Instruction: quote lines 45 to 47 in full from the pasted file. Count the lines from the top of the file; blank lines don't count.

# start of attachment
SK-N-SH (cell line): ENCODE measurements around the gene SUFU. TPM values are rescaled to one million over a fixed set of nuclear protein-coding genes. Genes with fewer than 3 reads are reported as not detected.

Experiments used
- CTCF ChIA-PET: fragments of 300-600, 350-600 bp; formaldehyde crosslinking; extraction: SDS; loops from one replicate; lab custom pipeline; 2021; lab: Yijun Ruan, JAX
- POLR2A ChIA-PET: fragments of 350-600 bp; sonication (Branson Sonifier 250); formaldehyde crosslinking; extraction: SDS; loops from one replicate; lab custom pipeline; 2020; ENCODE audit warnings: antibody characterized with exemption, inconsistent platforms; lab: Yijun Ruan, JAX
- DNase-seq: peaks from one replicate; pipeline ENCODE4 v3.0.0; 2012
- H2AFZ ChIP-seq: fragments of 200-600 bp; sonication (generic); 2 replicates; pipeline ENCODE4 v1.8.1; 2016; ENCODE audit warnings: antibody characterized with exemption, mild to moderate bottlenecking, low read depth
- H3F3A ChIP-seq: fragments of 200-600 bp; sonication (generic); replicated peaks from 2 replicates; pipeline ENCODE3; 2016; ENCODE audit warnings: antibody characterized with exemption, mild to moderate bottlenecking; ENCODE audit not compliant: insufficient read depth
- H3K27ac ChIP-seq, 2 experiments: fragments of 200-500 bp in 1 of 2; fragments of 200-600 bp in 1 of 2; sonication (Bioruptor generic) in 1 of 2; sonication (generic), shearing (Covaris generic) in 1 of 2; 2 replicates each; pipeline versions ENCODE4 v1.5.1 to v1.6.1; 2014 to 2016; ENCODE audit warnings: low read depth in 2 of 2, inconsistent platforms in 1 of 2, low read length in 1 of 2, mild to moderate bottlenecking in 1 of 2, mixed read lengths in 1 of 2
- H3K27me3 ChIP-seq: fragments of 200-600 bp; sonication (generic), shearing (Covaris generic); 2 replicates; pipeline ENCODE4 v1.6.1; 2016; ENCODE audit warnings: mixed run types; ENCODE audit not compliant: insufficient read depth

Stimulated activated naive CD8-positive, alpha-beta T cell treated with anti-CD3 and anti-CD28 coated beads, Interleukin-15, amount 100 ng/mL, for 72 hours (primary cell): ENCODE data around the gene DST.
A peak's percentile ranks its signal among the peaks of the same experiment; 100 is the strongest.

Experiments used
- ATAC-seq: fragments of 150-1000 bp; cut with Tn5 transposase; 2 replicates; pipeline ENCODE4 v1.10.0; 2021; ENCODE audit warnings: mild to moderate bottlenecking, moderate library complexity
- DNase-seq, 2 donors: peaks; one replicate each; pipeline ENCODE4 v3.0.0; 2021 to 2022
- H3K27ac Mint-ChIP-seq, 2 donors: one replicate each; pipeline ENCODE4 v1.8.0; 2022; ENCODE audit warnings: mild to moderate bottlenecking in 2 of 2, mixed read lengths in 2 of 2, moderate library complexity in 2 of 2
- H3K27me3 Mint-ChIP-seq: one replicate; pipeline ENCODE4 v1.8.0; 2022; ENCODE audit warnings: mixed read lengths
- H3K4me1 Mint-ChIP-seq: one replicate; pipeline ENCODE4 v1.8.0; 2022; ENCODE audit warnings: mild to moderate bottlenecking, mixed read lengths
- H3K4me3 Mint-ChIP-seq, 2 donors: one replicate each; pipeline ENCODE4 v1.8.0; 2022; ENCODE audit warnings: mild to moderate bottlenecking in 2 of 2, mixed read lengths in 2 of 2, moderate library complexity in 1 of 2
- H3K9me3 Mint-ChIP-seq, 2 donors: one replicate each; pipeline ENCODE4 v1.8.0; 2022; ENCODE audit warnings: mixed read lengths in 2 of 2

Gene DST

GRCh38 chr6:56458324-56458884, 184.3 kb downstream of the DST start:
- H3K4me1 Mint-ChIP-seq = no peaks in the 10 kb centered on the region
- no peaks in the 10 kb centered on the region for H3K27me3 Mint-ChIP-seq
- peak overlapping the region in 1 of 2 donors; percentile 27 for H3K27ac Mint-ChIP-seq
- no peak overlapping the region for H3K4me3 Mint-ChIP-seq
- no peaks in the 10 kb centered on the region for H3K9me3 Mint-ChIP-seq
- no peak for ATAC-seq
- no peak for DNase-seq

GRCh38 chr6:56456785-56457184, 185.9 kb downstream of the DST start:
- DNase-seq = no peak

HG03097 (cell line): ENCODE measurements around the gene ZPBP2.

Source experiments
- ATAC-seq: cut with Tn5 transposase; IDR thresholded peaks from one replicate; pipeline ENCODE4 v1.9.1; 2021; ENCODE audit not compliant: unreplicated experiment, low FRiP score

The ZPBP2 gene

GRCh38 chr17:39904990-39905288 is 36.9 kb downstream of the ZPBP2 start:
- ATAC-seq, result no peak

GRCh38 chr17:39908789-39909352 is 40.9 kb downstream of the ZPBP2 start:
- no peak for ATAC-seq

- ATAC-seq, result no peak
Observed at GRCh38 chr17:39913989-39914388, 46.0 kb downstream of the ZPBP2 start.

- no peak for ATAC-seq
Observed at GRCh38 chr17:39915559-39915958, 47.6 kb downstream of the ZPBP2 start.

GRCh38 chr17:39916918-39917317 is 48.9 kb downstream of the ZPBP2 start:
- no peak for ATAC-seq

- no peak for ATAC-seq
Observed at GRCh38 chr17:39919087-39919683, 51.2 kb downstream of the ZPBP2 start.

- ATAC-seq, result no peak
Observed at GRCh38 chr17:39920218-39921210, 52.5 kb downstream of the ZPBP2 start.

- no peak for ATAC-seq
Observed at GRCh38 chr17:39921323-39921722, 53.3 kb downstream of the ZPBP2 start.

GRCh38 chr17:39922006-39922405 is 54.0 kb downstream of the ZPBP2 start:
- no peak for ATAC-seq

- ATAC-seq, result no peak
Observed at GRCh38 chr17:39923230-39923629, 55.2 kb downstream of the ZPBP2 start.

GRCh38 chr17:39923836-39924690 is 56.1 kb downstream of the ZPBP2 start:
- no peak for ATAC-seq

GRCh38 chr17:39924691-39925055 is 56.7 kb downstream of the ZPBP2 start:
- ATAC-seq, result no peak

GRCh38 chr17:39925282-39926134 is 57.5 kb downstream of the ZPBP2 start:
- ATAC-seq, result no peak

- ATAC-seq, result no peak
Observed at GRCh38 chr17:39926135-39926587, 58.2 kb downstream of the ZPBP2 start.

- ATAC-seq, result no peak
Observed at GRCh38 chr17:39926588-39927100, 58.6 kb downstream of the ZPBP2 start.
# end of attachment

- no peak for ATAC-seq
Observed at GRCh38 chr17:39919087-39919683, 51.2 kb downstream of the ZPBP2 start.

- ATAC-seq, result no peak